The processor may be configured to implement a repair of the multiplexor corresponding to a repair in the column. This processor may comprise repair logic associated with each multiplexer and operable to compare the sub-identifier with the repair code and if the sub-identifier is less than the repair code, select one of the n inputs, but if the repair code equals to or is greater than the sub-identifier to increment the sub-identifier in the repair code and select the one of the n inputs corresponding to the incremented sub-identifier.
BRIEF DESCRIPTION OF DRAWINGS
FIG. 1 is a schematic view of a multi-tile processor.
FIG. 2 is a schematic view of a single tile illustrating the input and output signals.
FIG. 3 is a schematic diagram illustrating operation in a bulk synchronous protocol.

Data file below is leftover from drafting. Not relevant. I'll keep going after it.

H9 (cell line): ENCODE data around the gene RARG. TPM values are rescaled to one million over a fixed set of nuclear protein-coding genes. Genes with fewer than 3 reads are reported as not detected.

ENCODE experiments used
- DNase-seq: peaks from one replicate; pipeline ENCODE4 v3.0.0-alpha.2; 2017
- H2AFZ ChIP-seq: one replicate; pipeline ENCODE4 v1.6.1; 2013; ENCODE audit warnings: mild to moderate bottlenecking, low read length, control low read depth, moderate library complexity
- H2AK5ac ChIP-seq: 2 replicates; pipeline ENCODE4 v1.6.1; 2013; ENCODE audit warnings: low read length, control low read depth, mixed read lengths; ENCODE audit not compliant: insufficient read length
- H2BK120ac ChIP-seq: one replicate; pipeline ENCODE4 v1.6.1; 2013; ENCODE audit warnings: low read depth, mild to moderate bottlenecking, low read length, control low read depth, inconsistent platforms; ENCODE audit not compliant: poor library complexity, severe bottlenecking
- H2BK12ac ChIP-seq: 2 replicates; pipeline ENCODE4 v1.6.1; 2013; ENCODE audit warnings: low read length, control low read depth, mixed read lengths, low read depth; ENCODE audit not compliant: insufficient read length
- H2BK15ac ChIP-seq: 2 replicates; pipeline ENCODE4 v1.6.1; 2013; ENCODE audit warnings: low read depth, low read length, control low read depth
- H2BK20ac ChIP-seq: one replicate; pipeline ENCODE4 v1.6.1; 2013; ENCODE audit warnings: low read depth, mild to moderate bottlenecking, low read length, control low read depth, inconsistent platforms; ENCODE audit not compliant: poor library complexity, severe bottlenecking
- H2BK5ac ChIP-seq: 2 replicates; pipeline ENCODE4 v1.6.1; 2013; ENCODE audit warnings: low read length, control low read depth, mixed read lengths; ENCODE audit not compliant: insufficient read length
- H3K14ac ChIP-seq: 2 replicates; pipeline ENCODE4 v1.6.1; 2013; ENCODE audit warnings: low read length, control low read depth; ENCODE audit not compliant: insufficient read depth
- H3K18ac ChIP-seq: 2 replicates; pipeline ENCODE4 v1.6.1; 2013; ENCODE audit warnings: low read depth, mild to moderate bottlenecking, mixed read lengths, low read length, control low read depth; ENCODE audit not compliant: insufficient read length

FIG. 4 is a schematic diagram illustrating Time Deterministic Exchange in a BSP processor.
FIG. 5 is a schematic diagram illustrating relative timings in a sending tile, the exchange fabric and the receiving tile.
FIG. 6 is a schematic diagram of part of multi-tile processor.
FIG. 7 illustrates the bit sequence of a tile identifier.
FIG. 8 is a schematic diagram illustrating multiplexor repair.
FIG. 9 is a schematic diagram illustrating delay shims for preserving latency in repair.
FIG. 10A is a schematic diagram of one column illustrating tile numbering.
FIG. 10B is a schematic diagram illustrating tile numbering and repair logic.
FIG. 11 is a schematic diagram illustrating columns on opposed side of an exchange to illustrate tile and multiplexor repair.
FIG. 12 is a schematic diagram illustrating repair in a multiplexor.